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Our Kind of People: A Continent's Challenge, a Country's Hope
Synopses & Reviews
In 2005 Uzodinma Iweala stunned readers and critics alike with Beasts of No Nation, his debut novel about child soldiers in West Africa. Now his return to Africa has produced Our Kind of People, a non-fiction account of the AIDS crisis every bit as startling and original. HIV/AIDS has been reported as one of the most destructive diseases in recent memory—tearing apart communities and ostracizing the afflicted. But the emphasis placed on death, destruction, and despair hardly captures the many and varied effects of the epidemic, or the stories of the extraordinary people who live and die under its watch.
Our Kind of People opens our minds to these stories, introducing a new set of voices and altering the way we speak and think about disease. Iweala embarks on a remarkable journey through his native Nigeria, meeting individuals and communities that are struggling daily to understand both the impact and meaning of HIV/AIDS. He speaks with people from all walks of life—the ill and the healthy, doctors, nurses, truck drivers, sex workers, shopkeepers, students, parents, and children. Their testimonies are by turns uplifting, alarming, humorous, and surprising, and always unflinchingly candid. Integrating his own experiences with these voices, Iweala creates at once a deeply personal exploration of life, love, and connection in the face of disease, and an incisive critique of our existing ideas of health and happiness.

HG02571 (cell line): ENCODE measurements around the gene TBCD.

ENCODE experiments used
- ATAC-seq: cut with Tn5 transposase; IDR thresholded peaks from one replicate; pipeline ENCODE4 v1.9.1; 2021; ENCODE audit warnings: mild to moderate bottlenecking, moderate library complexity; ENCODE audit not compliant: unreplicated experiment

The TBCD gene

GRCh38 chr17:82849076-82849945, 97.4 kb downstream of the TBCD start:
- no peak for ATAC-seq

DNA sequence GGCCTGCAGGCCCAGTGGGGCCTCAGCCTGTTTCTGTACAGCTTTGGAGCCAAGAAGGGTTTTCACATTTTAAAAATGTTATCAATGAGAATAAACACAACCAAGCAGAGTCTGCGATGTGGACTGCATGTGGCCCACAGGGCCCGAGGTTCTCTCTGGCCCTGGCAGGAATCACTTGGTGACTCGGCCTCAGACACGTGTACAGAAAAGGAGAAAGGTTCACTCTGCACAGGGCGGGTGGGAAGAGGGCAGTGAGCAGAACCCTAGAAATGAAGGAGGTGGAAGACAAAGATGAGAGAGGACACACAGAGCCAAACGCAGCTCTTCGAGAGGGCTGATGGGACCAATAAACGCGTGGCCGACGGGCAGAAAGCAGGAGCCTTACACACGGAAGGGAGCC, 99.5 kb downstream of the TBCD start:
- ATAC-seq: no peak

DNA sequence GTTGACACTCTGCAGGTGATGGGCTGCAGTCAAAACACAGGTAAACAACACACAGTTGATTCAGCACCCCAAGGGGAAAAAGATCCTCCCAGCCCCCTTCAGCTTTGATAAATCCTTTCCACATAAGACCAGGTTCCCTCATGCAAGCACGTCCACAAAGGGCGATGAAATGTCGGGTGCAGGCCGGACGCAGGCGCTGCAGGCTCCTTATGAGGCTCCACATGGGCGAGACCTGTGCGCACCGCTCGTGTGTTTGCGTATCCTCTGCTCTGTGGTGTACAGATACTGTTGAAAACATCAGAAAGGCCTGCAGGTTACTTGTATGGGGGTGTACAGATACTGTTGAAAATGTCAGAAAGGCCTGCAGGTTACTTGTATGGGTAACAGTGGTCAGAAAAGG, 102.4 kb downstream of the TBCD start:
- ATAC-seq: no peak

Beautifully written and heartbreakingly honest, Our Kind of People goes behind the headlines of an unprecedented epidemic to show the real lives it affects, illuminating the scope of the crisis and a continent's valiant struggle.
"Nigerian native Iweala tackles Africa's AIDS crisis, examining its history and social stigma and talking to the activists, scholars, and doctors working to stop its spread. In discussing Western attitudes to the topic, he unpacks dehumanizing assumptions that only promiscuity, backwardness, or polygamy could explain such high rates of infection. He also speaks to people like Dr. Chukwumuanya Igboekwu, who works in an underfunded Nigerian clinic where he often pays for supplies out of his own pocket. The doctor notes that ashamed families often ask him to leave 'HIV/AIDS' off death certificates. Idris, a community leader, frankly describes an infected woman's banishment from his village, explaining, 'Everybody is afraid.' Other interviews display a spectrum of HIV-positive people, like twenty-eight-year-old Angie, who lost her fiancé and her job after contracting the disease, and activist Samaila Garba, a former police officer. The book also explores this epidemic's consequences, which include sub-Saharan Africa's low life expectancy — just forty-five years — , dwindling workforce, and innumerable orphaned children. This is an accessible book for those seeking to learn more about the crisis, and Iweala's passion and urgency is vibrant on the page. Agents: Jeff Posternak & Tracy Bohan, The Wylie Agency. (July)" Publishers Weekly Copyright PWxyz, LLC. All rights reserved.
About the Author
Uzodinma Iweala was born in 1982 in Washington, D.C. He graduated from Harvard University, where he was a Mellon Mays Scholar and received a number of prizes for his writing, including the Eager Prize, the Horman Prize, the Le Baron Briggs Prize, and the Hoopes Prize, awarded for outstanding undergraduate thesis. He lives in New York City.
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